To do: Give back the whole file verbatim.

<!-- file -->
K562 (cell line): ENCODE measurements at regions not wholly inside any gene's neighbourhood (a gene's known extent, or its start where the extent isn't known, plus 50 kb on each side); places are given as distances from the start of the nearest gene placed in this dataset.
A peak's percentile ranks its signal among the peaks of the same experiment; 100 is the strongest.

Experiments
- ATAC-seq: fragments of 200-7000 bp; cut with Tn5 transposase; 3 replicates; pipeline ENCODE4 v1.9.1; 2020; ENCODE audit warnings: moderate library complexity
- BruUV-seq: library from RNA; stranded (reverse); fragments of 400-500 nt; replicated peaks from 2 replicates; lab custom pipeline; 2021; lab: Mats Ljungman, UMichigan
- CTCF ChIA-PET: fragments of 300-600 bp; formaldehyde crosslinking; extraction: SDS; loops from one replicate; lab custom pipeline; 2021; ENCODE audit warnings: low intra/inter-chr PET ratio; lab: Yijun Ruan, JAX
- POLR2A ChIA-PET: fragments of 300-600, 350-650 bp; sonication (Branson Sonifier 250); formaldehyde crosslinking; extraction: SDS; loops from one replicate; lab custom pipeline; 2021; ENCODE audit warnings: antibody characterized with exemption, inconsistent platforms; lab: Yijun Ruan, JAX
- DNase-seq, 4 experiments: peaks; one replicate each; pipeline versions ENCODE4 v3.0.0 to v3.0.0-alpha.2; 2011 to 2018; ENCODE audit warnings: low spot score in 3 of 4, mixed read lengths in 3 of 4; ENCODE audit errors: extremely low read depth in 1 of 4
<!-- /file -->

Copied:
K562 (cell line): ENCODE measurements at regions not wholly inside any gene's neighbourhood (a gene's known extent, or its start where the extent isn't known, plus 50 kb on each side); places are given as distances from the start of the nearest gene placed in this dataset.
A peak's percentile ranks its signal among the peaks of the same experiment; 100 is the strongest.

Experiments
- ATAC-seq: fragments of 200-7000 bp; cut with Tn5 transposase; 3 replicates; pipeline ENCODE4 v1.9.1; 2020; ENCODE audit warnings: moderate library complexity
- BruUV-seq: library from RNA; stranded (reverse); fragments of 400-500 nt; replicated peaks from 2 replicates; lab custom pipeline; 2021; lab: Mats Ljungman, UMichigan
- CTCF ChIA-PET: fragments of 300-600 bp; formaldehyde crosslinking; extraction: SDS; loops from one replicate; lab custom pipeline; 2021; ENCODE audit warnings: low intra/inter-chr PET ratio; lab: Yijun Ruan, JAX
- POLR2A ChIA-PET: fragments of 300-600, 350-650 bp; sonication (Branson Sonifier 250); formaldehyde crosslinking; extraction: SDS; loops from one replicate; lab custom pipeline; 2021; ENCODE audit warnings: antibody characterized with exemption, inconsistent platforms; lab: Yijun Ruan, JAX
- DNase-seq, 4 experiments: peaks; one replicate each; pipeline versions ENCODE4 v3.0.0 to v3.0.0-alpha.2; 2011 to 2018; ENCODE audit warnings: low spot score in 3 of 4, mixed read lengths in 3 of 4; ENCODE audit errors: extremely low read depth in 1 of 4